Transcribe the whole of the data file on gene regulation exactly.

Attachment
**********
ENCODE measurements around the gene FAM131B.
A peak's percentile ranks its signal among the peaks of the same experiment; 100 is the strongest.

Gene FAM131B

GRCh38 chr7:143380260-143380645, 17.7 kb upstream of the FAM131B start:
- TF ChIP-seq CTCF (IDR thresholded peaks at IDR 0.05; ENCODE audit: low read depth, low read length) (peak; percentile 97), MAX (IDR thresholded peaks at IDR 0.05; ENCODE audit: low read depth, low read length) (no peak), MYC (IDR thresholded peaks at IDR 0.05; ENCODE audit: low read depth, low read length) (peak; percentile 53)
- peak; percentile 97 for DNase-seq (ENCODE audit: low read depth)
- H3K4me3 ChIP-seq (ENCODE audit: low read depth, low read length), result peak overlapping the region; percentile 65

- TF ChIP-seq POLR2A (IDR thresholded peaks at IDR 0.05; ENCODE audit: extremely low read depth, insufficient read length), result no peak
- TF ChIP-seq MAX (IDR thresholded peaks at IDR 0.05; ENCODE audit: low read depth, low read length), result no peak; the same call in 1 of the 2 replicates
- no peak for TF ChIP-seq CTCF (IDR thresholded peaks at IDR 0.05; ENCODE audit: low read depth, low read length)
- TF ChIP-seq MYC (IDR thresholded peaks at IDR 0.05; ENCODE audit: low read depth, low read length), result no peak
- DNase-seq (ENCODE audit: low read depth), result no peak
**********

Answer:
ENCODE measurements around the gene FAM131B.
A peak's percentile ranks its signal among the peaks of the same experiment; 100 is the strongest.

Gene FAM131B

GRCh38 chr7:143380260-143380645, 17.7 kb upstream of the FAM131B start:
- TF ChIP-seq CTCF (IDR thresholded peaks at IDR 0.05; ENCODE audit: low read depth, low read length) (peak; percentile 97), MAX (IDR thresholded peaks at IDR 0.05; ENCODE audit: low read depth, low read length) (no peak), MYC (IDR thresholded peaks at IDR 0.05; ENCODE audit: low read depth, low read length) (peak; percentile 53)
- peak; percentile 97 for DNase-seq (ENCODE audit: low read depth)
- H3K4me3 ChIP-seq (ENCODE audit: low read depth, low read length), result peak overlapping the region; percentile 65

- TF ChIP-seq POLR2A (IDR thresholded peaks at IDR 0.05; ENCODE audit: extremely low read depth, insufficient read length), result no peak
- TF ChIP-seq MAX (IDR thresholded peaks at IDR 0.05; ENCODE audit: low read depth, low read length), result no peak; the same call in 1 of the 2 replicates
- no peak for TF ChIP-seq CTCF (IDR thresholded peaks at IDR 0.05; ENCODE audit: low read depth, low read length)
- TF ChIP-seq MYC (IDR thresholded peaks at IDR 0.05; ENCODE audit: low read depth, low read length), result no peak
- DNase-seq (ENCODE audit: low read depth), result no peak